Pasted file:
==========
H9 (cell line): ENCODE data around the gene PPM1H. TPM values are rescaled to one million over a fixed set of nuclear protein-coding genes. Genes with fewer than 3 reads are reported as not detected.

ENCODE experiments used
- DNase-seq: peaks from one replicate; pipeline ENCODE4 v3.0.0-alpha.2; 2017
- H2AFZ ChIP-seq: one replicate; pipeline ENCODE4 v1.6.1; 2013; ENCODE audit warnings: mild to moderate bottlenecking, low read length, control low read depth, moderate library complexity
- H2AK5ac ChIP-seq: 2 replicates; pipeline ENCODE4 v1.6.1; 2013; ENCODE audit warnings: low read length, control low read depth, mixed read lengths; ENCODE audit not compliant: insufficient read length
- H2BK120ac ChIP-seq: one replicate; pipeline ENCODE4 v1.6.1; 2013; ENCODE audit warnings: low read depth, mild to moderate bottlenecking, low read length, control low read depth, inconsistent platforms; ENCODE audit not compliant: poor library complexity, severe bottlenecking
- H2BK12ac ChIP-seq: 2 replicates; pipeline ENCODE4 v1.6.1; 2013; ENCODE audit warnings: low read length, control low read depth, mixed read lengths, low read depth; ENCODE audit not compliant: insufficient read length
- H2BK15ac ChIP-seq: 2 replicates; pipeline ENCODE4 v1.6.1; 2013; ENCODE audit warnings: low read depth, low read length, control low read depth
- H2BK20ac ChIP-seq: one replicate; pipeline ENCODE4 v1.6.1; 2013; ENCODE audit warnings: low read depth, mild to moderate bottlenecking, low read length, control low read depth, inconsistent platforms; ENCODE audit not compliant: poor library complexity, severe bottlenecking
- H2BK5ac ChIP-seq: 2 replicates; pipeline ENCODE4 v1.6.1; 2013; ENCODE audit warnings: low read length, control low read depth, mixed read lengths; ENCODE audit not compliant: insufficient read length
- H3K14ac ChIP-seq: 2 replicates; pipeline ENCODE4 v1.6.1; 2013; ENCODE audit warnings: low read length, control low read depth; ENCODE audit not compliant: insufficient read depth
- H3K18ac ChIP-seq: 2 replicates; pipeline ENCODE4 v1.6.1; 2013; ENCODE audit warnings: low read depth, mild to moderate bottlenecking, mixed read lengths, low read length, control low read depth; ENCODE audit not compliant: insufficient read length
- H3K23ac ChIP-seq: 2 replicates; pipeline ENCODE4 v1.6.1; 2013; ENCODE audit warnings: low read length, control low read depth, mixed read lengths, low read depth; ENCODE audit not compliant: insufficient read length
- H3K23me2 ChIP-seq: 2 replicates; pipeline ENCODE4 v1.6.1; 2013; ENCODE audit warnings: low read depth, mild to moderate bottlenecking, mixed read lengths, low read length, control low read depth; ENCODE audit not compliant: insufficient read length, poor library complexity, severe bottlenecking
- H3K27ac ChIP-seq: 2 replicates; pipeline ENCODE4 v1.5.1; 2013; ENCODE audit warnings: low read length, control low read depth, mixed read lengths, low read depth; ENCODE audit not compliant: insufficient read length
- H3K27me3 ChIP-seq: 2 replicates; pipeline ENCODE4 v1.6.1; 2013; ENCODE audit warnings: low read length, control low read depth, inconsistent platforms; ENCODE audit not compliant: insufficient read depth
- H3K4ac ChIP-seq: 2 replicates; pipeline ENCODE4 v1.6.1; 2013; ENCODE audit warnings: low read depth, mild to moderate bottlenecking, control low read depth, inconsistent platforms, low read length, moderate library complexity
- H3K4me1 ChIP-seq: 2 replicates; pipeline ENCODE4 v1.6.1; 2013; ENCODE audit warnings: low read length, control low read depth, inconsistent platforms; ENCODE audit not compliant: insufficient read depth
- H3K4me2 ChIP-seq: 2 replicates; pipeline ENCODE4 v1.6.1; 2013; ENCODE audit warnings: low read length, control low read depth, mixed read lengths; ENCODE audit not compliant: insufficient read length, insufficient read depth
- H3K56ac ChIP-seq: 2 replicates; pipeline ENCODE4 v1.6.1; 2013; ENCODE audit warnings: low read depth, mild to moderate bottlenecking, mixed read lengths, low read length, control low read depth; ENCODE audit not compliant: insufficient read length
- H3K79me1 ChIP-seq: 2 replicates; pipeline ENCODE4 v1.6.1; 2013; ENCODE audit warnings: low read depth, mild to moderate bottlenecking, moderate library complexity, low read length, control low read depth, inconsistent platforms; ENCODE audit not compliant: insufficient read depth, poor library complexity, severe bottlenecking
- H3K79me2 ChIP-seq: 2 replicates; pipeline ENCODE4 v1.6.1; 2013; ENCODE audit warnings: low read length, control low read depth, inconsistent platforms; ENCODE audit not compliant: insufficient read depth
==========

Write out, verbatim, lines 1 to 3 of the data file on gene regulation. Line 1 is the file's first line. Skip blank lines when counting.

H9 (cell line): ENCODE data around the gene PPM1H. TPM values are rescaled to one million over a fixed set of nuclear protein-coding genes. Genes with fewer than 3 reads are reported as not detected.

ENCODE experiments used
- DNase-seq: peaks from one replicate; pipeline ENCODE4 v3.0.0-alpha.2; 2017